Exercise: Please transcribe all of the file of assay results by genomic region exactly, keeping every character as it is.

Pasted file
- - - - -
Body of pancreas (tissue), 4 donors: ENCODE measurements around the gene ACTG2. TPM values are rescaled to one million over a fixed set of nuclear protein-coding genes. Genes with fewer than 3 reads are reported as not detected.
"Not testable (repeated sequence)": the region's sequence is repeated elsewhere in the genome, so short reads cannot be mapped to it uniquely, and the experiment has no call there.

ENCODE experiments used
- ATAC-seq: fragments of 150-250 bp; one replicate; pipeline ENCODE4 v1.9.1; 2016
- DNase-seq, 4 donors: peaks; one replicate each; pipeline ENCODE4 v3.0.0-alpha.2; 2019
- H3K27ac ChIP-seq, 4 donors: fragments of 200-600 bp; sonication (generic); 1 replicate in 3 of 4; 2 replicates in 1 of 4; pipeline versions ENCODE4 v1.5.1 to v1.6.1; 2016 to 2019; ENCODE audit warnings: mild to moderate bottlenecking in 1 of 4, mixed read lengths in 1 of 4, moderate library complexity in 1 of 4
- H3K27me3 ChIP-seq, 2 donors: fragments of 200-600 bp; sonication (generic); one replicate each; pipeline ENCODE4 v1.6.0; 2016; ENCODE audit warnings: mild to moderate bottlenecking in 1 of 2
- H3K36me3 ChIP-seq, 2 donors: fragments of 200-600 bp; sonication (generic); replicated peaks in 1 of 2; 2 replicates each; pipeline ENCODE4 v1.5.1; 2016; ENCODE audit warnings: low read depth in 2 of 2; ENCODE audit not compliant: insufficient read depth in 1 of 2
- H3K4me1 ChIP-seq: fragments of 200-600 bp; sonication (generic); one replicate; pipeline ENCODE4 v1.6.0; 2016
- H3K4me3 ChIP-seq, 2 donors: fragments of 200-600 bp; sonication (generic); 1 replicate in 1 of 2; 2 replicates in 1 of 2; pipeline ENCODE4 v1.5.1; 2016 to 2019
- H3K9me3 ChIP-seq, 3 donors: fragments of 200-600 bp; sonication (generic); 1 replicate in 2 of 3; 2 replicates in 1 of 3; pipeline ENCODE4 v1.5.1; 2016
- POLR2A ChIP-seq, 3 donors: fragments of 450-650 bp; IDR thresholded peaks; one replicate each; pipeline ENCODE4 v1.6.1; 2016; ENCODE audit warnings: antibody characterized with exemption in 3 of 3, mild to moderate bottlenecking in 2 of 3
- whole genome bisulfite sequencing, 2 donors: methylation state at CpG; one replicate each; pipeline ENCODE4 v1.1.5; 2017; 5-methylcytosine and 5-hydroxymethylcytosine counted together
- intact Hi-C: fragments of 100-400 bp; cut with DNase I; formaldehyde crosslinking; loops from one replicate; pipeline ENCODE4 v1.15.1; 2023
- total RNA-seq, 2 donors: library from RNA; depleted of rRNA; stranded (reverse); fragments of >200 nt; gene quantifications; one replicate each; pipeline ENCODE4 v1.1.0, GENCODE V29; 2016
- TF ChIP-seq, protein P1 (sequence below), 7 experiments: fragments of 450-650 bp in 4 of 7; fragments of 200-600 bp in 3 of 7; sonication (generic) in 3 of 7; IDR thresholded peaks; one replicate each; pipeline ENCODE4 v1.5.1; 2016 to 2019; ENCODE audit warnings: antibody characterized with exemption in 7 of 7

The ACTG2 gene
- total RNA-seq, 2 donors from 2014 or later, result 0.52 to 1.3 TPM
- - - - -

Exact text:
Body of pancreas (tissue), 4 donors: ENCODE measurements around the gene ACTG2. TPM values are rescaled to one million over a fixed set of nuclear protein-coding genes. Genes with fewer than 3 reads are reported as not detected.
"Not testable (repeated sequence)": the region's sequence is repeated elsewhere in the genome, so short reads cannot be mapped to it uniquely, and the experiment has no call there.

ENCODE experiments used
- ATAC-seq: fragments of 150-250 bp; one replicate; pipeline ENCODE4 v1.9.1; 2016
- DNase-seq, 4 donors: peaks; one replicate each; pipeline ENCODE4 v3.0.0-alpha.2; 2019
- H3K27ac ChIP-seq, 4 donors: fragments of 200-600 bp; sonication (generic); 1 replicate in 3 of 4; 2 replicates in 1 of 4; pipeline versions ENCODE4 v1.5.1 to v1.6.1; 2016 to 2019; ENCODE audit warnings: mild to moderate bottlenecking in 1 of 4, mixed read lengths in 1 of 4, moderate library complexity in 1 of 4
- H3K27me3 ChIP-seq, 2 donors: fragments of 200-600 bp; sonication (generic); one replicate each; pipeline ENCODE4 v1.6.0; 2016; ENCODE audit warnings: mild to moderate bottlenecking in 1 of 2
- H3K36me3 ChIP-seq, 2 donors: fragments of 200-600 bp; sonication (generic); replicated peaks in 1 of 2; 2 replicates each; pipeline ENCODE4 v1.5.1; 2016; ENCODE audit warnings: low read depth in 2 of 2; ENCODE audit not compliant: insufficient read depth in 1 of 2
- H3K4me1 ChIP-seq: fragments of 200-600 bp; sonication (generic); one replicate; pipeline ENCODE4 v1.6.0; 2016
- H3K4me3 ChIP-seq, 2 donors: fragments of 200-600 bp; sonication (generic); 1 replicate in 1 of 2; 2 replicates in 1 of 2; pipeline ENCODE4 v1.5.1; 2016 to 2019
- H3K9me3 ChIP-seq, 3 donors: fragments of 200-600 bp; sonication (generic); 1 replicate in 2 of 3; 2 replicates in 1 of 3; pipeline ENCODE4 v1.5.1; 2016
- POLR2A ChIP-seq, 3 donors: fragments of 450-650 bp; IDR thresholded peaks; one replicate each; pipeline ENCODE4 v1.6.1; 2016; ENCODE audit warnings: antibody characterized with exemption in 3 of 3, mild to moderate bottlenecking in 2 of 3
- whole genome bisulfite sequencing, 2 donors: methylation state at CpG; one replicate each; pipeline ENCODE4 v1.1.5; 2017; 5-methylcytosine and 5-hydroxymethylcytosine counted together
- intact Hi-C: fragments of 100-400 bp; cut with DNase I; formaldehyde crosslinking; loops from one replicate; pipeline ENCODE4 v1.15.1; 2023
- total RNA-seq, 2 donors: library from RNA; depleted of rRNA; stranded (reverse); fragments of >200 nt; gene quantifications; one replicate each; pipeline ENCODE4 v1.1.0, GENCODE V29; 2016
- TF ChIP-seq, protein P1 (sequence below), 7 experiments: fragments of 450-650 bp in 4 of 7; fragments of 200-600 bp in 3 of 7; sonication (generic) in 3 of 7; IDR thresholded peaks; one replicate each; pipeline ENCODE4 v1.5.1; 2016 to 2019; ENCODE audit warnings: antibody characterized with exemption in 7 of 7

The ACTG2 gene
- total RNA-seq, 2 donors from 2014 or later, result 0.52 to 1.3 TPM